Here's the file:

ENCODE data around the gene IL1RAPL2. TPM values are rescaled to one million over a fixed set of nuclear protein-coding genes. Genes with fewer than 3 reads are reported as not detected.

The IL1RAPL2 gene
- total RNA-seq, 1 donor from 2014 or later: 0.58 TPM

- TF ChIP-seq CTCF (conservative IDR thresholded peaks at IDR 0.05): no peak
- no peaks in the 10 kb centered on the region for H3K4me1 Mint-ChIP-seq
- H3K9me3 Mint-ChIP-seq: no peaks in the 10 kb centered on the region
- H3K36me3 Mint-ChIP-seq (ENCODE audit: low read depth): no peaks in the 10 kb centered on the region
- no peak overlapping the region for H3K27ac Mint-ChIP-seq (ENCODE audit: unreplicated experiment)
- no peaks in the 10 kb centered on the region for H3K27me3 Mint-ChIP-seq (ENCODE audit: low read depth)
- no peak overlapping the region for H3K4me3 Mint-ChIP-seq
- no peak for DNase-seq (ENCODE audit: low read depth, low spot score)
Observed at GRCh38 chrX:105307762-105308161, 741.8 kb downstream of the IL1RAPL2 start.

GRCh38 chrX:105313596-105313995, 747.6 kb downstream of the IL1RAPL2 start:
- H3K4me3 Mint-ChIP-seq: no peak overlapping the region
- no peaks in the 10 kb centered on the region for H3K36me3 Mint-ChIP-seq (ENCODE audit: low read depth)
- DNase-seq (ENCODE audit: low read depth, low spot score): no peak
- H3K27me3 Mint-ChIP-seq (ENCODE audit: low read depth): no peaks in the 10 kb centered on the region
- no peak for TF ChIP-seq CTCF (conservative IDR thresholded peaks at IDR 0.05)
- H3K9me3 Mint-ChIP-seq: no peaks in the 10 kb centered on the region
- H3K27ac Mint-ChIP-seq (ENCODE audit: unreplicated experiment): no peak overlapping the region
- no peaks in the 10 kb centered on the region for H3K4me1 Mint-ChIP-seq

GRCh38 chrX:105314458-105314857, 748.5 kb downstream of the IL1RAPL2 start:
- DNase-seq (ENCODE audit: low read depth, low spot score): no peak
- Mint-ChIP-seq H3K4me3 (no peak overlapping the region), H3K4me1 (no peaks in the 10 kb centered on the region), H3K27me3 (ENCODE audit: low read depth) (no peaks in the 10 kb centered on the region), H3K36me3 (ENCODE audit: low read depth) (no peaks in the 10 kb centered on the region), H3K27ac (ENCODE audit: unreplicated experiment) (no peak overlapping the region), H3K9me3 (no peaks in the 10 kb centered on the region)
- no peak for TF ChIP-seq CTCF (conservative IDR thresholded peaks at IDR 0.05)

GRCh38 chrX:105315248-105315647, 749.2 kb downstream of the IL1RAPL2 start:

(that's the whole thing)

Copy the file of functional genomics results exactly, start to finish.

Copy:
ENCODE data around the gene IL1RAPL2. TPM values are rescaled to one million over a fixed set of nuclear protein-coding genes. Genes with fewer than 3 reads are reported as not detected.

The IL1RAPL2 gene
- total RNA-seq, 1 donor from 2014 or later: 0.58 TPM

- TF ChIP-seq CTCF (conservative IDR thresholded peaks at IDR 0.05): no peak
- no peaks in the 10 kb centered on the region for H3K4me1 Mint-ChIP-seq
- H3K9me3 Mint-ChIP-seq: no peaks in the 10 kb centered on the region
- H3K36me3 Mint-ChIP-seq (ENCODE audit: low read depth): no peaks in the 10 kb centered on the region
- no peak overlapping the region for H3K27ac Mint-ChIP-seq (ENCODE audit: unreplicated experiment)
- no peaks in the 10 kb centered on the region for H3K27me3 Mint-ChIP-seq (ENCODE audit: low read depth)
- no peak overlapping the region for H3K4me3 Mint-ChIP-seq
- no peak for DNase-seq (ENCODE audit: low read depth, low spot score)
Observed at GRCh38 chrX:105307762-105308161, 741.8 kb downstream of the IL1RAPL2 start.

GRCh38 chrX:105313596-105313995, 747.6 kb downstream of the IL1RAPL2 start:
- H3K4me3 Mint-ChIP-seq: no peak overlapping the region
- no peaks in the 10 kb centered on the region for H3K36me3 Mint-ChIP-seq (ENCODE audit: low read depth)
- DNase-seq (ENCODE audit: low read depth, low spot score): no peak
- H3K27me3 Mint-ChIP-seq (ENCODE audit: low read depth): no peaks in the 10 kb centered on the region
- no peak for TF ChIP-seq CTCF (conservative IDR thresholded peaks at IDR 0.05)
- H3K9me3 Mint-ChIP-seq: no peaks in the 10 kb centered on the region
- H3K27ac Mint-ChIP-seq (ENCODE audit: unreplicated experiment): no peak overlapping the region
- no peaks in the 10 kb centered on the region for H3K4me1 Mint-ChIP-seq

GRCh38 chrX:105314458-105314857, 748.5 kb downstream of the IL1RAPL2 start:
- DNase-seq (ENCODE audit: low read depth, low spot score): no peak
- Mint-ChIP-seq H3K4me3 (no peak overlapping the region), H3K4me1 (no peaks in the 10 kb centered on the region), H3K27me3 (ENCODE audit: low read depth) (no peaks in the 10 kb centered on the region), H3K36me3 (ENCODE audit: low read depth) (no peaks in the 10 kb centered on the region), H3K27ac (ENCODE audit: unreplicated experiment) (no peak overlapping the region), H3K9me3 (no peaks in the 10 kb centered on the region)
- no peak for TF ChIP-seq CTCF (conservative IDR thresholded peaks at IDR 0.05)

GRCh38 chrX:105315248-105315647, 749.2 kb downstream of the IL1RAPL2 start: